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Hong Kong legislature votes to ban all ivory sales

By Ray Downs
Hong Kong legislature votes to ban all ivory sales
Environmental activists support a ban on ivory outside the Legislative Council in Hong Kong on Wednesday. Photo by Jerome Favre/EPA-EFE

Jan. 31 (UPI) -- The Hong Kong legislature voted Wednesday to ban all ivory sales by 2021.

Sales of new ivory has been prohibited in Hong Kong for nearly 30 years under the Convention on International Trade in Endangered Species of Wild Fauna and Flora. Merchants have been allowed to sell "antique" ivory imported before that policy went into effect, but critics of the ivory trade say elephant tusks are still imported illegally and then sold legally on Hong Kong streets.

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The ban, which passed 49-4, effectively closes that loophole, marking a win for animal rights activists who have advocated for a total ban on ivory sales.

"Hong Kong has always been the 'heart of darkness' of the ivory trade with a 670-ton stockpile when international trade was banned in 1989," Alex Hofford, a campaigner with WildAid Hong Kong said in a statement. "With great support from the Hong Kong people, our five-year campaign has finally paid off."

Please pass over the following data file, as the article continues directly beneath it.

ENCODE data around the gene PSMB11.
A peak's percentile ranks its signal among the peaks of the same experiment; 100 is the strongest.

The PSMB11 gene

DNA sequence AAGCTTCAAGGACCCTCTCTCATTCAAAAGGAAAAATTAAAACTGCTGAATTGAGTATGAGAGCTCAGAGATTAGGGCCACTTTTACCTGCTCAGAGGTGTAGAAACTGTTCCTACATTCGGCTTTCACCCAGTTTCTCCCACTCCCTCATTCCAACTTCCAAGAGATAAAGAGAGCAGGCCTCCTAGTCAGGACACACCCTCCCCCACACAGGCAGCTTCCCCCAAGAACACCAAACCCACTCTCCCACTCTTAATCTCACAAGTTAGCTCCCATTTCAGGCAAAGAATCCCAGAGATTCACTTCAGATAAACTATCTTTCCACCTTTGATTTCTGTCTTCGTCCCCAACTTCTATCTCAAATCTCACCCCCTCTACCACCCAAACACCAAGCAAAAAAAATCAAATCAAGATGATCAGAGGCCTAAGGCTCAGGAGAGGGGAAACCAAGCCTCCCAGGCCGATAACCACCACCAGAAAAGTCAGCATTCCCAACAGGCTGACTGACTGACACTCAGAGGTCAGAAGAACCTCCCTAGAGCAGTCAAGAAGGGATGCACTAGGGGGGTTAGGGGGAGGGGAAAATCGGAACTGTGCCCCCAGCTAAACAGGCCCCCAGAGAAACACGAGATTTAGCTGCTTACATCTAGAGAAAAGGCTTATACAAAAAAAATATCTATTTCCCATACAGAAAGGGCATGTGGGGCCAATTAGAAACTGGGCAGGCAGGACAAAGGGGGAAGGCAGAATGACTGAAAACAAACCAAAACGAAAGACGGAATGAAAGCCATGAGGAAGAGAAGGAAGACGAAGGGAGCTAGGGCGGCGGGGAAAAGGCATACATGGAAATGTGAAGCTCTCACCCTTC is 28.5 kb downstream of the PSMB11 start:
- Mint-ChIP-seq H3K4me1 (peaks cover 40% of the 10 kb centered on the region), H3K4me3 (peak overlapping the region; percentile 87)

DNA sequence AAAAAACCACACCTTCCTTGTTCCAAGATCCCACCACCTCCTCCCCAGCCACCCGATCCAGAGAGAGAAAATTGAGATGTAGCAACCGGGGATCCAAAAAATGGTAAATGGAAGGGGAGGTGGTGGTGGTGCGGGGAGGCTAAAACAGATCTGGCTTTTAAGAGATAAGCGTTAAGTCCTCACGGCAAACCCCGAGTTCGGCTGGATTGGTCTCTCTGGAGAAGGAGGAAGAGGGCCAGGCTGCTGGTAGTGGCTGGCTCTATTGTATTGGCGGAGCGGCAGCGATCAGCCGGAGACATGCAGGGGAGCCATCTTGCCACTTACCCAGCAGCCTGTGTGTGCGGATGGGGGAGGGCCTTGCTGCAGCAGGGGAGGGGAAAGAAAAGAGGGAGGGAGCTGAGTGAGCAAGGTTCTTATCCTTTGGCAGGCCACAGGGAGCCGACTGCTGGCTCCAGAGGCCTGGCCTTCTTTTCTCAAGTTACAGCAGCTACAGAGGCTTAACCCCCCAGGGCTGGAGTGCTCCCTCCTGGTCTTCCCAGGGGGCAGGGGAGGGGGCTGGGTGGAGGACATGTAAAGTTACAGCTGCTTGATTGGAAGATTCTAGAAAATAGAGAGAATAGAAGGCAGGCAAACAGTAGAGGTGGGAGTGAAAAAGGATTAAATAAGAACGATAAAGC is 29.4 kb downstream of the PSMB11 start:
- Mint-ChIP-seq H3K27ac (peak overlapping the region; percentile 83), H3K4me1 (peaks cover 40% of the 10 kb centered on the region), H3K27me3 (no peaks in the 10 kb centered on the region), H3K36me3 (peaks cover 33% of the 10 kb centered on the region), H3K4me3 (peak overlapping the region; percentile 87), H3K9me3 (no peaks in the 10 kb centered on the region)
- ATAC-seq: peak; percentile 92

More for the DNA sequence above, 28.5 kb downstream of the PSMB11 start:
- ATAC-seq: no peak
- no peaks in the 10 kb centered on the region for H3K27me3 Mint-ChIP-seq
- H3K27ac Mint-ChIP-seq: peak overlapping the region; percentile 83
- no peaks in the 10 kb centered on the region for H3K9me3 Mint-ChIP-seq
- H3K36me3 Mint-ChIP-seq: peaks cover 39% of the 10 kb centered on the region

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Although the ban had nearly unanimous support from Hong Kong legislators, some had concerns about the ivory merchants who will soon have their livelihoods criminalized.

Liberal Party member Peter Shiu Ka-fai, who voted against the ban, said there are 370 licensed ivory wholesalers with 77 tons of legal ivory and 100 craftsmen who are over the age of 60, the South China Morning Post reported.

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"This ban has disregarded the interests of the industry," Shiu said.

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"To expect ivory traders in their 60s to change industries is impractical," he added. "Do you expect them to take online courses?"

Shiu said the government should provide compensation and job re-training for ivory merchants and craftsmen. But other lawmakers, including Civic Party lawmaker and barrister Dennis Kwok, were against compensation and said the ban takes too long to go into effect.

"The traders have a long time to get prepared for the prohibition," Kwok said.

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